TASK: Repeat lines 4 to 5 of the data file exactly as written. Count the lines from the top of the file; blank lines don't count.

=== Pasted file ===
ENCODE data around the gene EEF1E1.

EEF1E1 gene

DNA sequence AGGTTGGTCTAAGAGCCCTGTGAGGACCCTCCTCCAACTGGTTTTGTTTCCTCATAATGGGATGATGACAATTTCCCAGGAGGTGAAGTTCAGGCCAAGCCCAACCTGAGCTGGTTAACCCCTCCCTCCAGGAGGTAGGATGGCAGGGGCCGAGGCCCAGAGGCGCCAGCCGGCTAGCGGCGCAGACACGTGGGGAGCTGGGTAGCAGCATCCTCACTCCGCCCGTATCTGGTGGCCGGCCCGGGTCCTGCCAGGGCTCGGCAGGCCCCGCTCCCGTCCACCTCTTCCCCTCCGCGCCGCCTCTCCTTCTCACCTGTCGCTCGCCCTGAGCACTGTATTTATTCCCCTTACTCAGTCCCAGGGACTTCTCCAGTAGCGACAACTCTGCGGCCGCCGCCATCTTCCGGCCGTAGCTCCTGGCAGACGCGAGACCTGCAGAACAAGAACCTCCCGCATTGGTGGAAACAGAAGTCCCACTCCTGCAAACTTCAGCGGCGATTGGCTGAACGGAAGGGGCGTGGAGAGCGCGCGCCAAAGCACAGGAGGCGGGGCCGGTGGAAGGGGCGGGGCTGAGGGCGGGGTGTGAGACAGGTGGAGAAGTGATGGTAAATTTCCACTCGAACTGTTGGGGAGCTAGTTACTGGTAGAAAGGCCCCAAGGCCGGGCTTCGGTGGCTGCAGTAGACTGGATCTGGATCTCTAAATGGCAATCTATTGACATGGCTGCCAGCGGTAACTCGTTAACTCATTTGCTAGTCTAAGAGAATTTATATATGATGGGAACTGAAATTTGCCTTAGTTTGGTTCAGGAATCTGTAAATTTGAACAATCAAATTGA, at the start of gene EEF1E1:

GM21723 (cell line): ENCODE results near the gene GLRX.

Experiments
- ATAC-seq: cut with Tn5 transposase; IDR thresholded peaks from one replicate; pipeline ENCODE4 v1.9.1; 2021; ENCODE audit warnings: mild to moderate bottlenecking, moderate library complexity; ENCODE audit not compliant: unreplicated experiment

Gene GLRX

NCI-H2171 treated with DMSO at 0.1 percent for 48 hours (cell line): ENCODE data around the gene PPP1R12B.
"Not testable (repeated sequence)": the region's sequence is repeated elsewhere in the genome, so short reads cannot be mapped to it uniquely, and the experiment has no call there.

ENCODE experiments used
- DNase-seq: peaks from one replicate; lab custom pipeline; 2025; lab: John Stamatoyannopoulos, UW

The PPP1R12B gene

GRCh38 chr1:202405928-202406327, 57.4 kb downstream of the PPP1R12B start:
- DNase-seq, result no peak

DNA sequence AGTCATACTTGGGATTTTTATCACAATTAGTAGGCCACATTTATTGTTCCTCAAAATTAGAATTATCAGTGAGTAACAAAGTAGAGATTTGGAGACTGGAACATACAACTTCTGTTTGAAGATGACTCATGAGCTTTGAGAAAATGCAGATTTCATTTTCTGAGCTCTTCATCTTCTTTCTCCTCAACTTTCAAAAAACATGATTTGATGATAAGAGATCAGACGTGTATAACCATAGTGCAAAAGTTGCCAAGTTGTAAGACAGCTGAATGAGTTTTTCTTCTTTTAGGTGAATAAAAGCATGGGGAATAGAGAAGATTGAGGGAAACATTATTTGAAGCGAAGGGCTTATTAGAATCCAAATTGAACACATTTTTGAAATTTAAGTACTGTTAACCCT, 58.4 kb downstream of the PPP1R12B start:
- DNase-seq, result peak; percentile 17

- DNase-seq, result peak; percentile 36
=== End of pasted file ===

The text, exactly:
GM21723 (cell line): ENCODE results near the gene GLRX.

Experiments